Microsoft Windows Plug and Play Buffer Overflow Vulnerability

Microsoft Windows Plug and Play (PnP) is prone to a buffer-overflow vulnerability.

This issue takes place when the PnP service handles malformed messages containing excessive data.

This vulnerability may allow local attackers to escalate privileges and remote attackers to gain unauthorized access, depending on the underlying operating system. A successful attack may allow arbitrary code to run, resulting in the attacker gaining SYSTEM privileges.

UPDATE (8/23/2005): While investigating this vulnerability, the DeepSight Threat Analyst Team has been able to carry out anonymous remote exploitation against certain nondefault configurations of Windows XP SP1. The attack vector appears when the "Guest" account is both enabled and removed from the "Deny access to this computer from the network" entry in the "User Rights Assignment" Security Policy. This can happen when Simple File and Print Sharing has been enabled, for example by sharing a folder or a printer with the local network. Note that Simple File and Print Sharing is available only on Windows XP machines that are not part of a Windows Active Directory Domain. However, configuring a Windows XP SP1 host to share network resources prior to joining an Active Directory Domain will leave it in the vulnerable state even after the Domain is joined.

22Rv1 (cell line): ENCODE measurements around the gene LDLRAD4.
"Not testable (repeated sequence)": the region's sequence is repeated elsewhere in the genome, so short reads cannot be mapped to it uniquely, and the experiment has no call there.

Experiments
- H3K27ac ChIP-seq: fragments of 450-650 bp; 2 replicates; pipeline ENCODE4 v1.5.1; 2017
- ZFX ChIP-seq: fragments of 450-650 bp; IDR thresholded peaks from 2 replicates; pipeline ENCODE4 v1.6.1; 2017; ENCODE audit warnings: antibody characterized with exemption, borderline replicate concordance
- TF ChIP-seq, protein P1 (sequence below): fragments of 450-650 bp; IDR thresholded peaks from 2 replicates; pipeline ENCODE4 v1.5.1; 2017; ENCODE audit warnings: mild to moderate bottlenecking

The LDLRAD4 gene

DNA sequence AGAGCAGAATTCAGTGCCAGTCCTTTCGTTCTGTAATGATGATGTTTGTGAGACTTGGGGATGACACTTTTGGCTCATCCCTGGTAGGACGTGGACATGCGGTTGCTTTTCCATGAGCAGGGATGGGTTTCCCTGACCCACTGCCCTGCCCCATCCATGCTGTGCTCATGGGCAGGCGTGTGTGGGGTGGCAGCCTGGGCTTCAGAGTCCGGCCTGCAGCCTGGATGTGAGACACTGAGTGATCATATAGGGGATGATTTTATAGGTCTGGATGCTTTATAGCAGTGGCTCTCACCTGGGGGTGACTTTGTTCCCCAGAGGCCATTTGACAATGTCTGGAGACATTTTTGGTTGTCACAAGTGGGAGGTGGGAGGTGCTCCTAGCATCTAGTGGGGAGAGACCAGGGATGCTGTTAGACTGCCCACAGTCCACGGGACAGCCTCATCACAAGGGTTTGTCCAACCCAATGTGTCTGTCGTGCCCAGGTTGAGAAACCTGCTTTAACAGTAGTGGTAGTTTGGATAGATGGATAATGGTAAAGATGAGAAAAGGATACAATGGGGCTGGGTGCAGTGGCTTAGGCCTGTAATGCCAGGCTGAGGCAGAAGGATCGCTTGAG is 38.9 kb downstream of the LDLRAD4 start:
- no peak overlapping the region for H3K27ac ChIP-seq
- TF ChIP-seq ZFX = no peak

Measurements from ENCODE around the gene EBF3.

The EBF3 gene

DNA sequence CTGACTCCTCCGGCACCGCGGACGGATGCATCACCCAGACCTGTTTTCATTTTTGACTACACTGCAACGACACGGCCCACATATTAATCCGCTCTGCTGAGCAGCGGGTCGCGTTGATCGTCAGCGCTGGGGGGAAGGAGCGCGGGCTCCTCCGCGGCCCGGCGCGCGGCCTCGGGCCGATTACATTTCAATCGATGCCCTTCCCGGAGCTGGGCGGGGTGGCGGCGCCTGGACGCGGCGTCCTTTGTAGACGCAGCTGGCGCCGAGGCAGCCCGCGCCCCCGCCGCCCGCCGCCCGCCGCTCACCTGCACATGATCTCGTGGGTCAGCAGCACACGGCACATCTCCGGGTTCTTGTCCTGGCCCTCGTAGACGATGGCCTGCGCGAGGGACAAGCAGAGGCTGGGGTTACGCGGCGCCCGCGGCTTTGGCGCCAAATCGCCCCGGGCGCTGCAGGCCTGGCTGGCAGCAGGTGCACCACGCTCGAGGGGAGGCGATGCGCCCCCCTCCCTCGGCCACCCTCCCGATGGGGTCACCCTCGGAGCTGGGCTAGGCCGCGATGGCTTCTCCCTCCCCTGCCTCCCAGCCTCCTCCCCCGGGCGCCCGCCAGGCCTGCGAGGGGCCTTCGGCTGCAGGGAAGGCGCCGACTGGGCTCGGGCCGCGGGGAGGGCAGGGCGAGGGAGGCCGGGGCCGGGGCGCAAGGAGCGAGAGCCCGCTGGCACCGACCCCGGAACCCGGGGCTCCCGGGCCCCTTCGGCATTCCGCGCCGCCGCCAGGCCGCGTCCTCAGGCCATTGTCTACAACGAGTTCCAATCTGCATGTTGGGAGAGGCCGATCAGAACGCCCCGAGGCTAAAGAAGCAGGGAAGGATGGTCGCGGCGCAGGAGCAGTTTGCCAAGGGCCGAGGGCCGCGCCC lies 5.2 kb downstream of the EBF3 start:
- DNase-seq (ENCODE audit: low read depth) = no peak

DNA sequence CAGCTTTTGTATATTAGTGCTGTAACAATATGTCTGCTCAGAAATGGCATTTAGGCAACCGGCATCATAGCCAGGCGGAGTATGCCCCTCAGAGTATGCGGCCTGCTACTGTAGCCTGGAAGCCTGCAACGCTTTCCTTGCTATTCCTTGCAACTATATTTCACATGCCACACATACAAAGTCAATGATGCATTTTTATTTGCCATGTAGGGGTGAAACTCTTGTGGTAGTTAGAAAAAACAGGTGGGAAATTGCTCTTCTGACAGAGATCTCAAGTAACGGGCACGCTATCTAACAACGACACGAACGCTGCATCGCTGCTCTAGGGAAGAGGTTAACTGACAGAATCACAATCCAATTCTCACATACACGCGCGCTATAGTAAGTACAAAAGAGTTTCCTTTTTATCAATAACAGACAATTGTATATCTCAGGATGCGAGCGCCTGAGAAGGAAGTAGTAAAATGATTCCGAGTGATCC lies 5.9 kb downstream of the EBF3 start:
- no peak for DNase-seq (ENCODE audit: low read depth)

Note also that Windows XP SP2 is not prone to this exploitation method. Furthermore, there is no change to Microsoft Security Bulletin MS05-039. Customers who have deployed this update are protected from this issue.

In light of this finding, Microsoft has issued new information regarding the patch for the Microsoft Windows Plug and Play Buffer Overflow Vulnerability (see Security Bulletin 906574:


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